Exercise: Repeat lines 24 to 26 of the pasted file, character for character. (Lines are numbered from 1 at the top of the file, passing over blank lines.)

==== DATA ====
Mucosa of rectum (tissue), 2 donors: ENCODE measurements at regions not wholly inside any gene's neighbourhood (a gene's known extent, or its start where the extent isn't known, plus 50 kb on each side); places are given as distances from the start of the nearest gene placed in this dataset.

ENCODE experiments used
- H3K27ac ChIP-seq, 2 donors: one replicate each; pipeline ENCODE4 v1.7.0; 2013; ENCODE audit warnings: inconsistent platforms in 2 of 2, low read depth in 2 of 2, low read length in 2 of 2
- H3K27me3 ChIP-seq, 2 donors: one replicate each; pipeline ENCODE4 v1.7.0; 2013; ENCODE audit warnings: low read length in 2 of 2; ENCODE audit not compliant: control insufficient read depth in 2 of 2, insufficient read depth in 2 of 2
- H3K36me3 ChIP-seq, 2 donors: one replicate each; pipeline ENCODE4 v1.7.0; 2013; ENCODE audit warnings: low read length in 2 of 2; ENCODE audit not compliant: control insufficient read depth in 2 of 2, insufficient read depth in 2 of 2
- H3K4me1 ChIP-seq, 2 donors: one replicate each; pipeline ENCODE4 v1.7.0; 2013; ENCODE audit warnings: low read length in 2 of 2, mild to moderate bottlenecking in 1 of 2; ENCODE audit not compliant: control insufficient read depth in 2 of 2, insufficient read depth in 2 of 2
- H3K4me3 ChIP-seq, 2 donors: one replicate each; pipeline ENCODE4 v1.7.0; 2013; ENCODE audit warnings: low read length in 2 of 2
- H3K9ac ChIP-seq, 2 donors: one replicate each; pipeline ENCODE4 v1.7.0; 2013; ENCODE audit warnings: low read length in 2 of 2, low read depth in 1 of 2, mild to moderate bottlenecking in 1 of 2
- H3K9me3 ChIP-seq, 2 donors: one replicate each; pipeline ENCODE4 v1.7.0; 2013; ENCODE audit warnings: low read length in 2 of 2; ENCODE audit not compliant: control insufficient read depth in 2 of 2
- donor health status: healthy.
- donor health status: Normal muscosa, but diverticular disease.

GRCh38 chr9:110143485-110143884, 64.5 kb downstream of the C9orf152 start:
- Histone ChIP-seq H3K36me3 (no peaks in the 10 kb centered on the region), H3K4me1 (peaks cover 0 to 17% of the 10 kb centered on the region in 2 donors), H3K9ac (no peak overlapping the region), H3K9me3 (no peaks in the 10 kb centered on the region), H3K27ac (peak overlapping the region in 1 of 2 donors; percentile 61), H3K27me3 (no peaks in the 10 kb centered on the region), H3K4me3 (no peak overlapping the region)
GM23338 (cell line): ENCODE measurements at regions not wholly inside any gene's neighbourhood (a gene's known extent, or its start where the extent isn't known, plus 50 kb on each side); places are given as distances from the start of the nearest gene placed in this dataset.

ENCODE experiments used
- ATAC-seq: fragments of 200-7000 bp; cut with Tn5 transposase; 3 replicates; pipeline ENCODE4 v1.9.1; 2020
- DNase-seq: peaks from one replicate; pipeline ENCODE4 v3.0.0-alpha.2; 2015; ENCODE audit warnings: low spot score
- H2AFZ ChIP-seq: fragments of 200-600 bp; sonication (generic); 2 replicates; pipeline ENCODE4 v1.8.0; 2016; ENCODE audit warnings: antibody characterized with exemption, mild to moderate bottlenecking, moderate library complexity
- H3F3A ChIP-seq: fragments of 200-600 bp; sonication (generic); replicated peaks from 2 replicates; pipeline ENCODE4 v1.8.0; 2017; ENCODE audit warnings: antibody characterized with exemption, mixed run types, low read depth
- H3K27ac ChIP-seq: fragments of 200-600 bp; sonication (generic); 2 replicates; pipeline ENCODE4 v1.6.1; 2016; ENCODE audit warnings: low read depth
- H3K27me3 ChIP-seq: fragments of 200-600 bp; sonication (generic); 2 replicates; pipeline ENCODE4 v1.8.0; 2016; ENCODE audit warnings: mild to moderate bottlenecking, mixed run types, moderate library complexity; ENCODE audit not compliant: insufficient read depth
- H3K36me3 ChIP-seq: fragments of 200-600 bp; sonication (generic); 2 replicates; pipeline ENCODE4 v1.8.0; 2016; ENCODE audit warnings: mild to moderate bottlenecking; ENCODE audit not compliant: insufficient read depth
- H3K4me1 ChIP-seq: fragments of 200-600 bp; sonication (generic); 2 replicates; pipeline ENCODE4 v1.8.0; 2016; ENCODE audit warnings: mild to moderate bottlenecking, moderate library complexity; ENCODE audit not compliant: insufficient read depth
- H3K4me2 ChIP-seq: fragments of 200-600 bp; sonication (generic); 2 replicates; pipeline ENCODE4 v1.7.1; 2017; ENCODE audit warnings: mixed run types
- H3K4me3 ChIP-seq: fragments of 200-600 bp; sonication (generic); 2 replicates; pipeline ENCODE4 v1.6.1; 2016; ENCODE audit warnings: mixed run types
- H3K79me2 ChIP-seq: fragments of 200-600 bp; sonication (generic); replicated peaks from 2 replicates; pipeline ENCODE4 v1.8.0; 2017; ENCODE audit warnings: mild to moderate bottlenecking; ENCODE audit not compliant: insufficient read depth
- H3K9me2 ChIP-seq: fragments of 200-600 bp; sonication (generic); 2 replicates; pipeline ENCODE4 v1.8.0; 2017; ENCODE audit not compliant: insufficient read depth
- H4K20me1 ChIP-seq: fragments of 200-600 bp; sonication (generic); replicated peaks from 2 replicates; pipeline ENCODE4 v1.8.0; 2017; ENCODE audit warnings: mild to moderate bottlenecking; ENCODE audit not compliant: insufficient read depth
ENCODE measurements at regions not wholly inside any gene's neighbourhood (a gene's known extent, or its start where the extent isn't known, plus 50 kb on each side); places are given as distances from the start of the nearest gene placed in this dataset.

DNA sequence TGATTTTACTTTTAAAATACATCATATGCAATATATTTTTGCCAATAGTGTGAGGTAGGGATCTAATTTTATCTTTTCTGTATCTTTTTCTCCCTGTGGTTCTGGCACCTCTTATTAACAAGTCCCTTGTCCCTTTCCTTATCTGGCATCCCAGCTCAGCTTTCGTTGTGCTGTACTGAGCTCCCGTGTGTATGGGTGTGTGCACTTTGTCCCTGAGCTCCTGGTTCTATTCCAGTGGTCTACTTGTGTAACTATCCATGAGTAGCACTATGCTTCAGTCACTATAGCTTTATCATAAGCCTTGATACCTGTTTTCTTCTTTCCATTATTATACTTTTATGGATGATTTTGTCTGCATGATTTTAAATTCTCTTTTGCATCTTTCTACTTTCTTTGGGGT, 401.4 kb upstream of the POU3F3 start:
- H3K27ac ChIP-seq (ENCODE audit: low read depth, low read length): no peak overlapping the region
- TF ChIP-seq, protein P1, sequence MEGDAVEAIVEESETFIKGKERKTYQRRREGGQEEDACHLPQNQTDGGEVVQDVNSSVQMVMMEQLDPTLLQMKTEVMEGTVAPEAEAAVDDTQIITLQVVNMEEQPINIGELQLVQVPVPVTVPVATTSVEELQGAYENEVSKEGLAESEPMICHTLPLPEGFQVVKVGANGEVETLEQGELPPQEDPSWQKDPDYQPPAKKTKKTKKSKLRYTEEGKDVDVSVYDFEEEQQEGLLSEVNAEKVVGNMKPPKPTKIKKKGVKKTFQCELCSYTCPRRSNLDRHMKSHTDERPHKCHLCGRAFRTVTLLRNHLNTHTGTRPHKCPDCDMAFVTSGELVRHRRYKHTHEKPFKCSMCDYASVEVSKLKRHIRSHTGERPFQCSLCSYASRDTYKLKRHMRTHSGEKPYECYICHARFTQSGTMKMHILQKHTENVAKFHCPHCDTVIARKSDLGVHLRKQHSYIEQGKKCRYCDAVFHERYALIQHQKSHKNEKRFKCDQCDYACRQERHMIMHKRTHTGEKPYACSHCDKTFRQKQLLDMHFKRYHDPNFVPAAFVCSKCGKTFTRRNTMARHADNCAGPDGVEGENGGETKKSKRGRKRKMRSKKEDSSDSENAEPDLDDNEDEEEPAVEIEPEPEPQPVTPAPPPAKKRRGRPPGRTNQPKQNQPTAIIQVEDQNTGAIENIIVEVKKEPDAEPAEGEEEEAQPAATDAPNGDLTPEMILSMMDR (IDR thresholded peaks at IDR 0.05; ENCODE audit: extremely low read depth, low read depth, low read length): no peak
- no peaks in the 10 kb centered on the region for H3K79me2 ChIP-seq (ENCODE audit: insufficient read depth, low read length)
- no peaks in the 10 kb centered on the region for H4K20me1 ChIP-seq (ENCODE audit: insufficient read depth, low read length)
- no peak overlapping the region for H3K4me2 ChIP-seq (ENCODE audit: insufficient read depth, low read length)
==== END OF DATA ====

- H3K4me2 ChIP-seq: fragments of 200-600 bp; sonication (generic); 2 replicates; pipeline ENCODE4 v1.7.1; 2017; ENCODE audit warnings: mixed run types
- H3K4me3 ChIP-seq: fragments of 200-600 bp; sonication (generic); 2 replicates; pipeline ENCODE4 v1.6.1; 2016; ENCODE audit warnings: mixed run types
- H3K79me2 ChIP-seq: fragments of 200-600 bp; sonication (generic); replicated peaks from 2 replicates; pipeline ENCODE4 v1.8.0; 2017; ENCODE audit warnings: mild to moderate bottlenecking; ENCODE audit not compliant: insufficient read depth